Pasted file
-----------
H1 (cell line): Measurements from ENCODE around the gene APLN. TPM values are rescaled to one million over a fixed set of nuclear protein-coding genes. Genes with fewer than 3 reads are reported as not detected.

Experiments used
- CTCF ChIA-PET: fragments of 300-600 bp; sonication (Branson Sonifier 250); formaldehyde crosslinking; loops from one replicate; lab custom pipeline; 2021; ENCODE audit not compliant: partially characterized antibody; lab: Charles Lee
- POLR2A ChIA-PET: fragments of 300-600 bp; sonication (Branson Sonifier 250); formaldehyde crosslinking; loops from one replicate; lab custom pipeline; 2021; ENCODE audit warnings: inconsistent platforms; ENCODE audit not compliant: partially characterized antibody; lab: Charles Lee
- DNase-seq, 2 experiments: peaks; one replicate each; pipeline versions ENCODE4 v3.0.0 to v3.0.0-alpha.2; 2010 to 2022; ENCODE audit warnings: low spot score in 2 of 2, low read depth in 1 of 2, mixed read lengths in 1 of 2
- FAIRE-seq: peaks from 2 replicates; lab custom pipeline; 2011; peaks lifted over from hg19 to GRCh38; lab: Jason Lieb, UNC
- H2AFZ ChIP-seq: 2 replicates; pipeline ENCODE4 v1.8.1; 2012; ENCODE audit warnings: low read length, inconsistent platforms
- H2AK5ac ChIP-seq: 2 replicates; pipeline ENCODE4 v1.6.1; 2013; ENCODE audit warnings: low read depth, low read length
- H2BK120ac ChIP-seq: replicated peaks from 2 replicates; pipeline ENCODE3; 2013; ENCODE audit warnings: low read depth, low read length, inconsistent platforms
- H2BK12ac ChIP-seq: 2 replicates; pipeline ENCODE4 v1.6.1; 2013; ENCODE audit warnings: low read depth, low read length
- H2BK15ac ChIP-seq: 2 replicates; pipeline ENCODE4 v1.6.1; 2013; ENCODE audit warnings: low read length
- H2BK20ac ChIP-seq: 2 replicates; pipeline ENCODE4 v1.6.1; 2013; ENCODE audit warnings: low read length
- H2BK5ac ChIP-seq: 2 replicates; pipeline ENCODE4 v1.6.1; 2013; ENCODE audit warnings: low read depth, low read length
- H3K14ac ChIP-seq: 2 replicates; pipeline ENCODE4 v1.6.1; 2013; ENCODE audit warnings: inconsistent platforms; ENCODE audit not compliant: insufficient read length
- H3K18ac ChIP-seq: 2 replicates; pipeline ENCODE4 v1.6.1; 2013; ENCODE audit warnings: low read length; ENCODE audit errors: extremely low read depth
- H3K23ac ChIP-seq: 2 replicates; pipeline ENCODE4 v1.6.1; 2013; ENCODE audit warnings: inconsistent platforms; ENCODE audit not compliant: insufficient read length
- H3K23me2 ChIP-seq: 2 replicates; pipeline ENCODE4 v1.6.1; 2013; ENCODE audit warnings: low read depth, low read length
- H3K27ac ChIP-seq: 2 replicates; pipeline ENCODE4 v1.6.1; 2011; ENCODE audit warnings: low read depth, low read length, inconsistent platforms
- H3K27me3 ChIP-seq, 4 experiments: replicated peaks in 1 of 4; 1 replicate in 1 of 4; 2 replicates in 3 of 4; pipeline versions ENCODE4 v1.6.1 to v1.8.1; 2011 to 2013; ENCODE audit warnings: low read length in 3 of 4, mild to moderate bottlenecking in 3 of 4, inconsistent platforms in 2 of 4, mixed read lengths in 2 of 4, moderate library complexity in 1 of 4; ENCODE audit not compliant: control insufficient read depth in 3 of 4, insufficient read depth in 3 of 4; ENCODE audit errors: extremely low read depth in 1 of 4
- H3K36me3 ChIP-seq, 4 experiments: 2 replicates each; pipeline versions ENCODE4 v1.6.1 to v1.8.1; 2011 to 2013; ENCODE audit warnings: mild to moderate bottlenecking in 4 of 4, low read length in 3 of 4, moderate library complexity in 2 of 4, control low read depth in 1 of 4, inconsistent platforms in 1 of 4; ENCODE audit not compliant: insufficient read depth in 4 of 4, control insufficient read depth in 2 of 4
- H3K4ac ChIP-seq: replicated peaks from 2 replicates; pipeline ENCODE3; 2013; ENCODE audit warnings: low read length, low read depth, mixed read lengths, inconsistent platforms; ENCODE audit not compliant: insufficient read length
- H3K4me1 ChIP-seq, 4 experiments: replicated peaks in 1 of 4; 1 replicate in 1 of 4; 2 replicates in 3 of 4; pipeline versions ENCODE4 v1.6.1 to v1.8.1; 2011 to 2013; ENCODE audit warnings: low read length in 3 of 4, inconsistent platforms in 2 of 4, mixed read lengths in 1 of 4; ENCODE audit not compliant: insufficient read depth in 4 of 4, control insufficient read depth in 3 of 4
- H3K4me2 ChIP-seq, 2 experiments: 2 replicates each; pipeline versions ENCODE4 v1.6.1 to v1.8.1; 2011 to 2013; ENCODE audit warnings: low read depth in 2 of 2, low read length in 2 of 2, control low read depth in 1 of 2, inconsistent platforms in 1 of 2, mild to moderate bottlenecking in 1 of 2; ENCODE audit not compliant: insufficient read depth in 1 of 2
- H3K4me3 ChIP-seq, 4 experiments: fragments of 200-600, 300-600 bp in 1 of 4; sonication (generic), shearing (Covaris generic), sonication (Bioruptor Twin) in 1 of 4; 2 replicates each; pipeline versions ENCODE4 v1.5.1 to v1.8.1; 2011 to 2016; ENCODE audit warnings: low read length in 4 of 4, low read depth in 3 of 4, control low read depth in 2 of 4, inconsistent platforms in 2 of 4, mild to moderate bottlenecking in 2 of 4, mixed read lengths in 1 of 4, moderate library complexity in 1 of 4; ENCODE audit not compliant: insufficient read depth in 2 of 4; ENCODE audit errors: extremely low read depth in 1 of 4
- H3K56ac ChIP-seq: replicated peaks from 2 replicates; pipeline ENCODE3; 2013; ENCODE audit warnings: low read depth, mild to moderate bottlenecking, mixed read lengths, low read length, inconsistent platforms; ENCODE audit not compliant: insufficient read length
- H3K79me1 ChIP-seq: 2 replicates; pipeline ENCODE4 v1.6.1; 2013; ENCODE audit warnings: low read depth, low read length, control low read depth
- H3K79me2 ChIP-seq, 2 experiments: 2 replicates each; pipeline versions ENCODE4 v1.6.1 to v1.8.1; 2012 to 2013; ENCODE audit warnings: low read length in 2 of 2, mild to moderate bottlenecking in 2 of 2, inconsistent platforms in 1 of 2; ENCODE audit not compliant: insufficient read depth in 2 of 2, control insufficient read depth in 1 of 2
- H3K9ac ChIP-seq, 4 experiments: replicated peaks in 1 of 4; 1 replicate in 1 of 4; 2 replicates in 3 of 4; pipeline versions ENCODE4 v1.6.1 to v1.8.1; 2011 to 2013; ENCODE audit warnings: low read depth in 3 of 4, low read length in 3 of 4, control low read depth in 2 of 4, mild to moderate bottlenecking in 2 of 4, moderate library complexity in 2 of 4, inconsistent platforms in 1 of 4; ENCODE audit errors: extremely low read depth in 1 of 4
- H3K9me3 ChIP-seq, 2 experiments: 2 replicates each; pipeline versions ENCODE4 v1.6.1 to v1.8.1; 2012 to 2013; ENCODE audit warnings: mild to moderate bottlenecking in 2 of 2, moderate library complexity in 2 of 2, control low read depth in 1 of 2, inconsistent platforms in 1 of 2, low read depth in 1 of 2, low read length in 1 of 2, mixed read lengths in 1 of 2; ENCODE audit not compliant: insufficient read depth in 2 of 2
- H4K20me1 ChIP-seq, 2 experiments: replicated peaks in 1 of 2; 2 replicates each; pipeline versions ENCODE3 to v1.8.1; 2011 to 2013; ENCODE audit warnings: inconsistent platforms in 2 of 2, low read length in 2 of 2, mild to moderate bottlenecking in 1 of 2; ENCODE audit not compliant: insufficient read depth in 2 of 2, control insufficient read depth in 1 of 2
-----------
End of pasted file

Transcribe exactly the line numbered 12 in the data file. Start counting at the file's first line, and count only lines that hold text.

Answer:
- H2BK20ac ChIP-seq: 2 replicates; pipeline ENCODE4 v1.6.1; 2013; ENCODE audit warnings: low read length